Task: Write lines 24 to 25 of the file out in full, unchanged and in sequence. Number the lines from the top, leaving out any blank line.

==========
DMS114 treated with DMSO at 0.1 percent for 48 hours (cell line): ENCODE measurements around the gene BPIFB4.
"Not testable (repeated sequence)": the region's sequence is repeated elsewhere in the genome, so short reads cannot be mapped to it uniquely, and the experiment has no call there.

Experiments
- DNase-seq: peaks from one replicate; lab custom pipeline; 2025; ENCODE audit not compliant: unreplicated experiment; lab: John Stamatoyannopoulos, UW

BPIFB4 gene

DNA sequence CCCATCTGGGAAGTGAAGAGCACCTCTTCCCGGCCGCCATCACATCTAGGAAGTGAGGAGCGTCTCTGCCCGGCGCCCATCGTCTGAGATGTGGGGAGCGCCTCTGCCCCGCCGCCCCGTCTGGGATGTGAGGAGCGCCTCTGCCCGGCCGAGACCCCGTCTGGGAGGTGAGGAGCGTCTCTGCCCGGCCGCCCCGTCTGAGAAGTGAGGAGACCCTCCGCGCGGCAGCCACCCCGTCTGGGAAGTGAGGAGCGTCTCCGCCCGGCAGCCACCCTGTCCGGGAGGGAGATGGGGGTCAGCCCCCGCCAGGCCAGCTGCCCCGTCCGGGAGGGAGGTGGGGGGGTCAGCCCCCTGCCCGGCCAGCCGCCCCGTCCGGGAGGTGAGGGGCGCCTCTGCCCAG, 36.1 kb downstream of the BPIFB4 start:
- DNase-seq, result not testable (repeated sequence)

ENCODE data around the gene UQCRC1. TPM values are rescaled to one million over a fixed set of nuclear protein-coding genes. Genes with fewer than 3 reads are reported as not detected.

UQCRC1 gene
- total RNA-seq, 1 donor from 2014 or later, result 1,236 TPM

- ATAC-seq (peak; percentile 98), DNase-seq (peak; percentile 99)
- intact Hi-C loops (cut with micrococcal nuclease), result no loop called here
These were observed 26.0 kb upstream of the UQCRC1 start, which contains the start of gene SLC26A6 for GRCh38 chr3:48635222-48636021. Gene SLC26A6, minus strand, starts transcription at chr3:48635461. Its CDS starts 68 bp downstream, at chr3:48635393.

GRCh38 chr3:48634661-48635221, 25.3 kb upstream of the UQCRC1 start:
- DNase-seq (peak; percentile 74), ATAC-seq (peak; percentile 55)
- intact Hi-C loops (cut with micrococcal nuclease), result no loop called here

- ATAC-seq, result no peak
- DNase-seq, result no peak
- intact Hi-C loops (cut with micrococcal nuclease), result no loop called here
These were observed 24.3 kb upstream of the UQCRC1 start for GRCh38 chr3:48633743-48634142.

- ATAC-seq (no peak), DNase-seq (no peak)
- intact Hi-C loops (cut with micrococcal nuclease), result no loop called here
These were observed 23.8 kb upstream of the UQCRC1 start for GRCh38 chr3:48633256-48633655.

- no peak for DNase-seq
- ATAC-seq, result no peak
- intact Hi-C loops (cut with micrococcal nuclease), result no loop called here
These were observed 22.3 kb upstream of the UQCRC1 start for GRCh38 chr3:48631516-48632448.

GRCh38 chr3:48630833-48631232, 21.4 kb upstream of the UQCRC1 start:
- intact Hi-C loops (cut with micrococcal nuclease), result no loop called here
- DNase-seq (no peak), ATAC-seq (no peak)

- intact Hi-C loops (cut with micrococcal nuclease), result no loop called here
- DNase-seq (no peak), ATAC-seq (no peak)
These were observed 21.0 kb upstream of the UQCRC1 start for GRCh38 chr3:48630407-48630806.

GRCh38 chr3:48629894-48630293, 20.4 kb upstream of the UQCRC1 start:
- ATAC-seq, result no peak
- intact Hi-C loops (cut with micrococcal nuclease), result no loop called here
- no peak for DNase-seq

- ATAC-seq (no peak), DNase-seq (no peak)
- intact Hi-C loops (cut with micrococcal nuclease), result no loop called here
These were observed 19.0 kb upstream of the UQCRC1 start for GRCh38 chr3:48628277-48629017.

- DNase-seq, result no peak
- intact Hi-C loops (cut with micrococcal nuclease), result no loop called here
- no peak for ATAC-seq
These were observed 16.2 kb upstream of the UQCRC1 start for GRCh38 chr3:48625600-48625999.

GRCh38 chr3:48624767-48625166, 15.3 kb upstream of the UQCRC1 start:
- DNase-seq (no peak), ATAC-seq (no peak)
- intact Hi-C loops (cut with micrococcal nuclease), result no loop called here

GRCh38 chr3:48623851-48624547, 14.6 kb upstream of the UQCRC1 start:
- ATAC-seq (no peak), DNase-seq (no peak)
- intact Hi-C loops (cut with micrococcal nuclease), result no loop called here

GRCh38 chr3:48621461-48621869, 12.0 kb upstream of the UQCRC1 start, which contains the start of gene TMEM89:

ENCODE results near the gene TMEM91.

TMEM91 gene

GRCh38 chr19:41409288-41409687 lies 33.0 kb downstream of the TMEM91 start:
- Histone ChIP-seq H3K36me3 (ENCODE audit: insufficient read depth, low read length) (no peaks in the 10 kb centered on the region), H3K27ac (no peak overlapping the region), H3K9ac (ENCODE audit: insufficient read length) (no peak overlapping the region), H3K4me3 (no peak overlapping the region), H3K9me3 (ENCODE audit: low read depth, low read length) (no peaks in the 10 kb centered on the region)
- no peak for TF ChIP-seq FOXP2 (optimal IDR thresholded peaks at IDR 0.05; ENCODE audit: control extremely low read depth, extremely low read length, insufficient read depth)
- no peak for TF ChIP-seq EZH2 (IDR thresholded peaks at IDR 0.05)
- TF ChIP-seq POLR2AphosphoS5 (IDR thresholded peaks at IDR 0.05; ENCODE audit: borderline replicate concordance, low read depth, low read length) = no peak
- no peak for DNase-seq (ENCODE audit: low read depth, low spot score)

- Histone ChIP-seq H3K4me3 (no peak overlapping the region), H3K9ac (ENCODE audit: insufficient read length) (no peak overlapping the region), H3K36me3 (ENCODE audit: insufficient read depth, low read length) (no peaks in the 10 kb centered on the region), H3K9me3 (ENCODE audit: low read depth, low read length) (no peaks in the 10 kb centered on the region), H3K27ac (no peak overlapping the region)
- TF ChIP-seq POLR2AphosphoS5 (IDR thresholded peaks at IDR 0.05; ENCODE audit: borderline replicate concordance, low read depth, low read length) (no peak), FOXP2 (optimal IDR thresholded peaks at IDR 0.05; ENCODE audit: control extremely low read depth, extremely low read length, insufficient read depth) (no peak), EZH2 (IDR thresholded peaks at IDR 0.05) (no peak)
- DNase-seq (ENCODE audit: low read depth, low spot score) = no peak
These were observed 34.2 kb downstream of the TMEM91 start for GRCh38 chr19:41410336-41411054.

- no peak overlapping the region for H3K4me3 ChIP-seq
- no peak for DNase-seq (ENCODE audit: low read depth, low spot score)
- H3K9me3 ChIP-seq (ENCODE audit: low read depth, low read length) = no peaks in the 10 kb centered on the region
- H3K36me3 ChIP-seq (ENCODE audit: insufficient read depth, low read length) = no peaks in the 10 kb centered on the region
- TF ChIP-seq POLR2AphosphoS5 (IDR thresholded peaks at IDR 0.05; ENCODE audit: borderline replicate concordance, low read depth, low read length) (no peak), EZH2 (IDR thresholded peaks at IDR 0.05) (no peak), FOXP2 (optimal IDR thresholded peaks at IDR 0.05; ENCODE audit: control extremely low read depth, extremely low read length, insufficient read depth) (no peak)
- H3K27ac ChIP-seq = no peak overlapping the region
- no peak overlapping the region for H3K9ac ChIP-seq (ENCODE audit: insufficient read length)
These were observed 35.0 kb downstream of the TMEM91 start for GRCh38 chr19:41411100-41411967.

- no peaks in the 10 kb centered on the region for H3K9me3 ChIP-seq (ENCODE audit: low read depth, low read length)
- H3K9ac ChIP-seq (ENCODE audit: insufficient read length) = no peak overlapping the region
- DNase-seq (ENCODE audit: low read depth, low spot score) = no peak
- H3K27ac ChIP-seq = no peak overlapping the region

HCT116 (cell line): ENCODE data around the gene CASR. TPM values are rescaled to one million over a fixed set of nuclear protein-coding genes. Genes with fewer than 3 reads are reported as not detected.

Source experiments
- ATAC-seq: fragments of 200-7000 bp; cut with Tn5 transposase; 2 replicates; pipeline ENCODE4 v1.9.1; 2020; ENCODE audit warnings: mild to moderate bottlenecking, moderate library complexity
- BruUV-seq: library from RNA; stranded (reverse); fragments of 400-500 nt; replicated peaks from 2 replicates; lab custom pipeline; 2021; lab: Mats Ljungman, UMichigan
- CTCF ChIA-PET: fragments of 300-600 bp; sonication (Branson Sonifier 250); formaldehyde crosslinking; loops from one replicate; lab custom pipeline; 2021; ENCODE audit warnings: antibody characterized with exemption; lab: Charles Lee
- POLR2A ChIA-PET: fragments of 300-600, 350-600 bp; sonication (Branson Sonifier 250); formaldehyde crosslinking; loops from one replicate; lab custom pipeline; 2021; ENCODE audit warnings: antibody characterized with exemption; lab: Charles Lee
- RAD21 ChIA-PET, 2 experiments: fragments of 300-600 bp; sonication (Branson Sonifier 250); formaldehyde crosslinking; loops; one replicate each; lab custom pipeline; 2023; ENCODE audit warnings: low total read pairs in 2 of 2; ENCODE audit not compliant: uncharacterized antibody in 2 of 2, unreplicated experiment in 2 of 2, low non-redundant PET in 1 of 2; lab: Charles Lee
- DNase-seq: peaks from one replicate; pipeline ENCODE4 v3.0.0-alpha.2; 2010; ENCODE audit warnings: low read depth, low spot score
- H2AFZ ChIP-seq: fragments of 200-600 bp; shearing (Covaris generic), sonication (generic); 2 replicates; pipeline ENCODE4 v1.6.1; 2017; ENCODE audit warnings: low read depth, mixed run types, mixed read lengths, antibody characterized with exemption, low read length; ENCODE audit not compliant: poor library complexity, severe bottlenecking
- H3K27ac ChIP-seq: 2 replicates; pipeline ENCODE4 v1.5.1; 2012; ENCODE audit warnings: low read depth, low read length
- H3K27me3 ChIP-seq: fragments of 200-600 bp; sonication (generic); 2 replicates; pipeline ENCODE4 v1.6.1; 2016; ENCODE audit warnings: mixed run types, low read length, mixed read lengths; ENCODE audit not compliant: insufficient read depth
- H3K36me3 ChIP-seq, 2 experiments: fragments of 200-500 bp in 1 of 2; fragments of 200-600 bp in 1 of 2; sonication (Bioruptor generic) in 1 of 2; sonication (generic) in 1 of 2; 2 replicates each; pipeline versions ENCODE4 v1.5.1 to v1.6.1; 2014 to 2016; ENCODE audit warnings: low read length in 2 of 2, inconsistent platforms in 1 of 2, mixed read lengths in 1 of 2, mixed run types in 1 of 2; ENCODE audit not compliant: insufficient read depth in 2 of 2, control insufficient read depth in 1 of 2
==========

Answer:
- no peak for DNase-seq
- ATAC-seq, result no peak